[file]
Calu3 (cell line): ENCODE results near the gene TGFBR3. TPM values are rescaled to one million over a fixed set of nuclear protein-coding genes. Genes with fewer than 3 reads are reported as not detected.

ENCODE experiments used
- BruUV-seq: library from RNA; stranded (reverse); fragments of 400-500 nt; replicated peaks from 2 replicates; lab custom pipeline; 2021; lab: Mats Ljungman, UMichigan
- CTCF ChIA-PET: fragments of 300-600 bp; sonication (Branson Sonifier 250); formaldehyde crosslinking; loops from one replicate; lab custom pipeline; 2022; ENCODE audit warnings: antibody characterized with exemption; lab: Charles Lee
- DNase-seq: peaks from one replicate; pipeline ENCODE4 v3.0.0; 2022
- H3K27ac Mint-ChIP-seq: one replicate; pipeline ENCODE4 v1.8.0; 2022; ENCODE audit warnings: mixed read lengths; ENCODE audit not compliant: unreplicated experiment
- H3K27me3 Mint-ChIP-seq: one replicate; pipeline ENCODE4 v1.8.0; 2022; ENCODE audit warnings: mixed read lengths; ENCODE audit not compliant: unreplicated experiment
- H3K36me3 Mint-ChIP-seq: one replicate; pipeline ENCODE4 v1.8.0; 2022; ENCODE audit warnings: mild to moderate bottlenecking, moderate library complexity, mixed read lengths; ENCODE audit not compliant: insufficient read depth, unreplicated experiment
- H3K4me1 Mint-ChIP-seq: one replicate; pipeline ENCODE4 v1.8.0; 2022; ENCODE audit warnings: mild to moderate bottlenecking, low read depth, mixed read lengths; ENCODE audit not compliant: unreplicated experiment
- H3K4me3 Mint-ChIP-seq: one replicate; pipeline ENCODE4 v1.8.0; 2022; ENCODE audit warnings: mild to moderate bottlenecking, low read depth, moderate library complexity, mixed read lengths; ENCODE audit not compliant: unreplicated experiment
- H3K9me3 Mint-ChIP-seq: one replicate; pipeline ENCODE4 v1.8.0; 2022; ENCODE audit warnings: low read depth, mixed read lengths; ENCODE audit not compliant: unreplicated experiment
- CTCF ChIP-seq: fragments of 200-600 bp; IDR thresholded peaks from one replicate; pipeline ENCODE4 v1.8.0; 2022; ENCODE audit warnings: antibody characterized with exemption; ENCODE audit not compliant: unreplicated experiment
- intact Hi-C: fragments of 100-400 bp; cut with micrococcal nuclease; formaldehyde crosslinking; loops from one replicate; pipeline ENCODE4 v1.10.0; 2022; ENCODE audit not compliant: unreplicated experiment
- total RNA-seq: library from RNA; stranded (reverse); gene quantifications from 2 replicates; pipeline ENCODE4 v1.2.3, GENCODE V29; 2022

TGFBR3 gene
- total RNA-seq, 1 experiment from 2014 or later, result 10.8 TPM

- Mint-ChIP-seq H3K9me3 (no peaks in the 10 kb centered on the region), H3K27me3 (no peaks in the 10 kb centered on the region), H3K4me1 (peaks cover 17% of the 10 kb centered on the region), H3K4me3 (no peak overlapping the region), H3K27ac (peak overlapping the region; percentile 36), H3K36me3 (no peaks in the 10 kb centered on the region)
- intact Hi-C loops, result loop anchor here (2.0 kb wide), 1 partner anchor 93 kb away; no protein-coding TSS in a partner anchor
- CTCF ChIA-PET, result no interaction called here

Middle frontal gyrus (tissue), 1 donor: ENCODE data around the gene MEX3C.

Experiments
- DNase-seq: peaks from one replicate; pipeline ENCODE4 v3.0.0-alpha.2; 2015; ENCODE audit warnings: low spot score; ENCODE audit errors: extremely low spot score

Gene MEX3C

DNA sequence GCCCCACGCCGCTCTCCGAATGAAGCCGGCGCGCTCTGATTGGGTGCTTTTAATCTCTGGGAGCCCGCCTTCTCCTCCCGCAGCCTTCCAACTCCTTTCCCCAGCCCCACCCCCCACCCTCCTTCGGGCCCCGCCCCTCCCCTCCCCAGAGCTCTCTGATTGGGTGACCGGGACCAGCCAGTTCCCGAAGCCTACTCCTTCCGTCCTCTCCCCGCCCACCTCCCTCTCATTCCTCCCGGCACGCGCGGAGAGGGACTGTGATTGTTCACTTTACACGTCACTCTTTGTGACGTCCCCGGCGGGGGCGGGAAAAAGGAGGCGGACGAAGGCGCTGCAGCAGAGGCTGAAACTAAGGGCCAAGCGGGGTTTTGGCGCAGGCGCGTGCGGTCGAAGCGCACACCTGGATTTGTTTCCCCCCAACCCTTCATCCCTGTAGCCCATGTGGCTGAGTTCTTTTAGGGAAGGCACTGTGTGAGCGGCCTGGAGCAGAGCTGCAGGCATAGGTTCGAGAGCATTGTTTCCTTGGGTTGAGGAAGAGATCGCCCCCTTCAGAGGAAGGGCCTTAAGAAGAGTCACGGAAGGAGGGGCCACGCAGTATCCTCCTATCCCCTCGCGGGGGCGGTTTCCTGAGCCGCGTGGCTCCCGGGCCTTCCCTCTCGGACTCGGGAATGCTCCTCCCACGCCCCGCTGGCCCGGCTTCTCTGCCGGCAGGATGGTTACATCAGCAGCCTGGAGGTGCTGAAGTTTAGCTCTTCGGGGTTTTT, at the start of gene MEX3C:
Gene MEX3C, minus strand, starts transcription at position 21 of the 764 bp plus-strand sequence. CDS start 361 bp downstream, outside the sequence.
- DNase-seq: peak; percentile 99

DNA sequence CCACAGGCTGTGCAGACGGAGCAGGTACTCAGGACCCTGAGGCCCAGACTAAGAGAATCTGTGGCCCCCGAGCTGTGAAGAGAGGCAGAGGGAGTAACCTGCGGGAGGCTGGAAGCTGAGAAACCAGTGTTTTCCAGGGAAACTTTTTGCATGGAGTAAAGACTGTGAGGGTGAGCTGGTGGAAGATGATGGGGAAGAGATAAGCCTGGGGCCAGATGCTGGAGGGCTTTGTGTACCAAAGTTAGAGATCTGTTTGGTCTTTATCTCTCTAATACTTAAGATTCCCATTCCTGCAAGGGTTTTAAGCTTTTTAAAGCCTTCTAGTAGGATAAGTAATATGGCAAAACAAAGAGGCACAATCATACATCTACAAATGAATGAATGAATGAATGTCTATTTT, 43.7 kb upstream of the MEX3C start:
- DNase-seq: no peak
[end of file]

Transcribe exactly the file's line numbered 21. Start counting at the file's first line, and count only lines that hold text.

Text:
Experiments